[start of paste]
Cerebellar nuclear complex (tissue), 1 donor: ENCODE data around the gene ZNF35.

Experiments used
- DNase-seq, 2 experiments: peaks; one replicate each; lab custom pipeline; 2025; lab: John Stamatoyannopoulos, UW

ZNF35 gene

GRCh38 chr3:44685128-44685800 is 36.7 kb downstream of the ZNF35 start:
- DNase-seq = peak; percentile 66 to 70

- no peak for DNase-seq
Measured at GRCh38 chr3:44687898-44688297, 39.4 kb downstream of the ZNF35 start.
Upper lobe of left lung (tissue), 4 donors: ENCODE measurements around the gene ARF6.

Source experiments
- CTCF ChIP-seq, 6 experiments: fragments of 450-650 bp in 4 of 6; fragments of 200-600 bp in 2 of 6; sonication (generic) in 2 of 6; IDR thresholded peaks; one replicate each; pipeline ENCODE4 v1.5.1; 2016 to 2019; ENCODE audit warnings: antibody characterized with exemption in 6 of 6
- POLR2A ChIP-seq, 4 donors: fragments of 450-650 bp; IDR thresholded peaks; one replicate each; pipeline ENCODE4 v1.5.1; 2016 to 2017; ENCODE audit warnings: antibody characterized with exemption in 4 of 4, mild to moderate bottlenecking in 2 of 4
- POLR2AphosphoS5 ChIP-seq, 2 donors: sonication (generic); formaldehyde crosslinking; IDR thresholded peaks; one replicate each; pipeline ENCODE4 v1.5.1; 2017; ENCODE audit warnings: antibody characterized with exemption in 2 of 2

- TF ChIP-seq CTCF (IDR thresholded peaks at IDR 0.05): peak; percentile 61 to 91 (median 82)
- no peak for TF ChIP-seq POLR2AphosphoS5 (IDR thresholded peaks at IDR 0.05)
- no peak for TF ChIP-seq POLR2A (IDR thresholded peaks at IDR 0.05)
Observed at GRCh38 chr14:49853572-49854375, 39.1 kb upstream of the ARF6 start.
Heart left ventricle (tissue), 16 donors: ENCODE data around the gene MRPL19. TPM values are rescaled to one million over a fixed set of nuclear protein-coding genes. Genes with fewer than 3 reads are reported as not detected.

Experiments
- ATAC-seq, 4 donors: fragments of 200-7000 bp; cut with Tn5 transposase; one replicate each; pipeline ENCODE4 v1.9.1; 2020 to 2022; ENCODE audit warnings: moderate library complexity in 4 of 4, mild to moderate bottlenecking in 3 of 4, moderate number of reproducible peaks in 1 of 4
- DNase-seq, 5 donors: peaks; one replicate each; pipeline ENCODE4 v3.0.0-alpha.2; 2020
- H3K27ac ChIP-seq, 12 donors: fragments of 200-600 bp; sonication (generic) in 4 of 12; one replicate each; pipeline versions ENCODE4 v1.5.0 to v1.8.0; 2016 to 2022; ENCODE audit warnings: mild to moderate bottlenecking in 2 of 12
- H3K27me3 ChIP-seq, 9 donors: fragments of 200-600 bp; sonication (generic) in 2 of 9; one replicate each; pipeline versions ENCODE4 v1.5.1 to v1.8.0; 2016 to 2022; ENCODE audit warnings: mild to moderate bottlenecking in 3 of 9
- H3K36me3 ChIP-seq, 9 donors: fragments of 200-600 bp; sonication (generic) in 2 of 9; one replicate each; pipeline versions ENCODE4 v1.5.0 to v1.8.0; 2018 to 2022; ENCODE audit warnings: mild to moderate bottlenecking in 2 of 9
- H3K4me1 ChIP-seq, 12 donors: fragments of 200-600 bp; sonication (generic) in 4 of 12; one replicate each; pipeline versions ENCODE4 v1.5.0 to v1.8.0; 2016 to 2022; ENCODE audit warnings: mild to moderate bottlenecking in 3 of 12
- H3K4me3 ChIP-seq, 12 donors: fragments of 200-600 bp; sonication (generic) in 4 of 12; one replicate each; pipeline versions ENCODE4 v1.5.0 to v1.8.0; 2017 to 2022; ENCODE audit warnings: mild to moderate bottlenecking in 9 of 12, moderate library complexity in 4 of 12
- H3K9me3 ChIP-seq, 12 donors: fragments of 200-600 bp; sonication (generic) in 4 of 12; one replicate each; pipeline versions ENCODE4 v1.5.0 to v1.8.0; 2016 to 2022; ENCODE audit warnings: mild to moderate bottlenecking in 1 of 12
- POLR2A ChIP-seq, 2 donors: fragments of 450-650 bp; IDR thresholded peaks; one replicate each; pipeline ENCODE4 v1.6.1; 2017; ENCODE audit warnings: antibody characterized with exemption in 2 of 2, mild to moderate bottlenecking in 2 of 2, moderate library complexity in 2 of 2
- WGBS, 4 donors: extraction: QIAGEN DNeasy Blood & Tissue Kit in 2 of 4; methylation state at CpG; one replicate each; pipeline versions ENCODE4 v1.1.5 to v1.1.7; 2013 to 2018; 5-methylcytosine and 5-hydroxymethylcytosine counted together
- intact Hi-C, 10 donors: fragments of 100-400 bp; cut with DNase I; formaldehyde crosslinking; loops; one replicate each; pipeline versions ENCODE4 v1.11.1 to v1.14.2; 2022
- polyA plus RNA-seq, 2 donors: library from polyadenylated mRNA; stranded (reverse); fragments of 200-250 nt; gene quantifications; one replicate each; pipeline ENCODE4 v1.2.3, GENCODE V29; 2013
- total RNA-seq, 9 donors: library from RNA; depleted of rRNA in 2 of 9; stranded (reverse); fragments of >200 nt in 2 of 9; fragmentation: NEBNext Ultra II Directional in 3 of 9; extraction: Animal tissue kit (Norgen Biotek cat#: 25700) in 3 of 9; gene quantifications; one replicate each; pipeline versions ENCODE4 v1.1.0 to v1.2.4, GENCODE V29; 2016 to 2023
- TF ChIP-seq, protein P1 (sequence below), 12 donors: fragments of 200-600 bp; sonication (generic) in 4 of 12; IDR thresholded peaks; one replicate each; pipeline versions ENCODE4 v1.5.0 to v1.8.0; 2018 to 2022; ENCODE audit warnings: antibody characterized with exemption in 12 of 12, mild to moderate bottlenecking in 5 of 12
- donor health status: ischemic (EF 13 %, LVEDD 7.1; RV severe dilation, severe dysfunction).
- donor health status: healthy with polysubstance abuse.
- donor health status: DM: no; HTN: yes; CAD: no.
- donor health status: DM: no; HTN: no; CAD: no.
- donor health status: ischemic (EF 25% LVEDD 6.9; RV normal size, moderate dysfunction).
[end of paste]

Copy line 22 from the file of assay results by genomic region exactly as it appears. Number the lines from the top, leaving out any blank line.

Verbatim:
- H3K27ac ChIP-seq, 12 donors: fragments of 200-600 bp; sonication (generic) in 4 of 12; one replicate each; pipeline versions ENCODE4 v1.5.0 to v1.8.0; 2016 to 2022; ENCODE audit warnings: mild to moderate bottlenecking in 2 of 12